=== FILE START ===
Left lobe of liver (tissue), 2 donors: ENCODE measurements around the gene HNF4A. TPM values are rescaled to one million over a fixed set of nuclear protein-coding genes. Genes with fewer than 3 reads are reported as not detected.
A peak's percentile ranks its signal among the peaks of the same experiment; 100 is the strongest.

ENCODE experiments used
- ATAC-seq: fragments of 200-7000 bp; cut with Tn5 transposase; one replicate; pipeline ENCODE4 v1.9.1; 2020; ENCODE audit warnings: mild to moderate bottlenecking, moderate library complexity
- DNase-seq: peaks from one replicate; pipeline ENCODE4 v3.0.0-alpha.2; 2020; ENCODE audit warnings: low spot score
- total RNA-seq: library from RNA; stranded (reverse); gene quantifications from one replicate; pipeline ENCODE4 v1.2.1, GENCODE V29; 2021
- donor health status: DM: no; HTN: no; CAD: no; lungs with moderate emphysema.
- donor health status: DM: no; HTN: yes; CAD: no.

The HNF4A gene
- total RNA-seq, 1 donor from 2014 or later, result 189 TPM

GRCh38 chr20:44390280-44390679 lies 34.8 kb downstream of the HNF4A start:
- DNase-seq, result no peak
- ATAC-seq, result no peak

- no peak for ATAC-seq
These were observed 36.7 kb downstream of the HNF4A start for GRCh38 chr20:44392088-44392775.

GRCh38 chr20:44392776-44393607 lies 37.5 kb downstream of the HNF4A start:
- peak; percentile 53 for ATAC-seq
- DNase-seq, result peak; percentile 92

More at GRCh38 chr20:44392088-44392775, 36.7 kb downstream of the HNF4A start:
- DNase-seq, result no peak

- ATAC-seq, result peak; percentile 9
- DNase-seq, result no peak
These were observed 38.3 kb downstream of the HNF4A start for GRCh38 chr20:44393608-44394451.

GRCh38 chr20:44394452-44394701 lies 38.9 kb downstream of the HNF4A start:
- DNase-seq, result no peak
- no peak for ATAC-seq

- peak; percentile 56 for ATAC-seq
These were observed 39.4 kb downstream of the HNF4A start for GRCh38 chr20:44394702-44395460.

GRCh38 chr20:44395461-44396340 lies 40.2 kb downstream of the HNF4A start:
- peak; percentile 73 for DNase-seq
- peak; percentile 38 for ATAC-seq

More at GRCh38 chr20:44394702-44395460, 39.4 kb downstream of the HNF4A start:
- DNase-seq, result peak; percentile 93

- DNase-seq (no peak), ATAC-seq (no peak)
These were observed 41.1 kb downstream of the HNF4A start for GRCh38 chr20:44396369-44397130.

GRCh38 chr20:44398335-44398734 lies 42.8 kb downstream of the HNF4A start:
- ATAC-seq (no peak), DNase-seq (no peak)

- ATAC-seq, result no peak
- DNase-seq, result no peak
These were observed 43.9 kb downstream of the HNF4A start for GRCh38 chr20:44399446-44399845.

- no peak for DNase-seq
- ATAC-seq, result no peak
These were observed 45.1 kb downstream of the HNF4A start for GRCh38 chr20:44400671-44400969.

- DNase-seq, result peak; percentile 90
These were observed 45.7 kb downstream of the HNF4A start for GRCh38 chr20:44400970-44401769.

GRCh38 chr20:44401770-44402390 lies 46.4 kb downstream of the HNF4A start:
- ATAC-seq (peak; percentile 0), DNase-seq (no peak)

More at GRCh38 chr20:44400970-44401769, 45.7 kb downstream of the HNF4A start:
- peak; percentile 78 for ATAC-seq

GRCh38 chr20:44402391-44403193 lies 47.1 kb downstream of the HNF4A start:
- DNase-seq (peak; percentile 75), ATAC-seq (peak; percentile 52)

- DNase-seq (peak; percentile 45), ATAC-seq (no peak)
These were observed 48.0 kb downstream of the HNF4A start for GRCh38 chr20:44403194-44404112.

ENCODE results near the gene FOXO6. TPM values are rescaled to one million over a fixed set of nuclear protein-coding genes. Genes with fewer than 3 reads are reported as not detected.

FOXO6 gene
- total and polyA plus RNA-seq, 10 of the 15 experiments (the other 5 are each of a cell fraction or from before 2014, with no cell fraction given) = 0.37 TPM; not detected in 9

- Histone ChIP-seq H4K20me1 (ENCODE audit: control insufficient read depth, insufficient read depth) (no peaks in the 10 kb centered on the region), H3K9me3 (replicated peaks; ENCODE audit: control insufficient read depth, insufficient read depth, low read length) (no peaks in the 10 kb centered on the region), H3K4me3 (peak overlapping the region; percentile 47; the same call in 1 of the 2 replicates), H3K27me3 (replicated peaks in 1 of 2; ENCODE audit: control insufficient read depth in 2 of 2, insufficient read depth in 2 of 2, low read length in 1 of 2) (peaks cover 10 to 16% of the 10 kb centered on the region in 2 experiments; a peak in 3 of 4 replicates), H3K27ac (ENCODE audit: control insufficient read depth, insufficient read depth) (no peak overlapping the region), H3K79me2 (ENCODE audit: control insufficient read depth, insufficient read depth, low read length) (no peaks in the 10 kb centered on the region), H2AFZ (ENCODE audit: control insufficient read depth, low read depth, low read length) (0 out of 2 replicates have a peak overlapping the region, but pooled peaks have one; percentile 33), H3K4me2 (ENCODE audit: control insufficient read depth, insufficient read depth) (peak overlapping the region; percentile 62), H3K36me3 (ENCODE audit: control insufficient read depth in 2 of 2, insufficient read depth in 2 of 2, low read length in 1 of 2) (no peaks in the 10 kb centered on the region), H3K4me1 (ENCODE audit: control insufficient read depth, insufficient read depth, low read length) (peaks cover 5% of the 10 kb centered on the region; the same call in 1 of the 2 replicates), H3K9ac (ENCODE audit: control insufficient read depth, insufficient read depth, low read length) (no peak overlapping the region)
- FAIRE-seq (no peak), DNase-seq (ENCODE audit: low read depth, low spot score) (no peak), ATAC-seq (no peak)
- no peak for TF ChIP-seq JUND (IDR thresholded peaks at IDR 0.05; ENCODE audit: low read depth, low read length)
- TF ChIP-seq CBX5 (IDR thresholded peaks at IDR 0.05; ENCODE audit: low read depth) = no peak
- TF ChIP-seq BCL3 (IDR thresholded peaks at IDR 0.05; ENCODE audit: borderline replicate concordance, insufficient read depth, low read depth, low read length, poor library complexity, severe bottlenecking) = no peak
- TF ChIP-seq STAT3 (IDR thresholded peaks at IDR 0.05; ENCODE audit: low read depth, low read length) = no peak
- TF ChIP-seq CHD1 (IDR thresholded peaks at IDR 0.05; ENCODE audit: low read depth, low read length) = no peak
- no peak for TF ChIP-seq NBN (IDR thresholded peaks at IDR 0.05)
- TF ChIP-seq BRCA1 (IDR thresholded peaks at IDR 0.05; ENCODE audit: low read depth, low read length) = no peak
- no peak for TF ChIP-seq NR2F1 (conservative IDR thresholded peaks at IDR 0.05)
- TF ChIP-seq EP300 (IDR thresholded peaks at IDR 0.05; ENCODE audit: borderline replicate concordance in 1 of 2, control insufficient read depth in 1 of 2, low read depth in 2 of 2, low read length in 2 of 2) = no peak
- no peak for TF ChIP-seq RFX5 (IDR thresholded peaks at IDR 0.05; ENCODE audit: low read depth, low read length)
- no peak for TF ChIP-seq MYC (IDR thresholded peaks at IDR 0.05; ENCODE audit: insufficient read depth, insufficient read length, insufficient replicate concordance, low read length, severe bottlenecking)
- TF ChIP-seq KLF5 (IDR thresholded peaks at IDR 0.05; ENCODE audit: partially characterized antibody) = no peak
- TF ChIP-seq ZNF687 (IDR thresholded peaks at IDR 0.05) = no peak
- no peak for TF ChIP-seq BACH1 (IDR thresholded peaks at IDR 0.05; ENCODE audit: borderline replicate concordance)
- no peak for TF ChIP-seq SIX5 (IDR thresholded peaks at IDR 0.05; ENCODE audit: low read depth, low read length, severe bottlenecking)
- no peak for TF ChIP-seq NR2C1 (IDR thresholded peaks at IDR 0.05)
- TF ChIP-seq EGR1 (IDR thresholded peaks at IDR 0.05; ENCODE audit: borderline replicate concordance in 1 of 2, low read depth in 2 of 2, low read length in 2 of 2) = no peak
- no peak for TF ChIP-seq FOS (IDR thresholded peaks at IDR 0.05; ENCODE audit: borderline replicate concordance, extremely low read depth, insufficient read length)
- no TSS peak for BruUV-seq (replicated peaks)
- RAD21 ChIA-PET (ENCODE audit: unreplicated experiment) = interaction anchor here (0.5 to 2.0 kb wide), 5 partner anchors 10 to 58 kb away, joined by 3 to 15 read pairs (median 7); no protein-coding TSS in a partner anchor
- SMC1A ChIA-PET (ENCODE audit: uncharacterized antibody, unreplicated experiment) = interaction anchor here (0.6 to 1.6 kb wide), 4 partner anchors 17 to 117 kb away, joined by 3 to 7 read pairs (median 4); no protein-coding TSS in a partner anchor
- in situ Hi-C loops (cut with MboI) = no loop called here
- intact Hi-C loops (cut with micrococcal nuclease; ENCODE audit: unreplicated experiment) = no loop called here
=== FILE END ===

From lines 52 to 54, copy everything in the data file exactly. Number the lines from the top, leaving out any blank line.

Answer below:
- DNase-seq (peak; percentile 45), ATAC-seq (no peak)
These were observed 48.0 kb downstream of the HNF4A start for GRCh38 chr20:44403194-44404112.

ENCODE results near the gene FOXO6. TPM values are rescaled to one million over a fixed set of nuclear protein-coding genes. Genes with fewer than 3 reads are reported as not detected.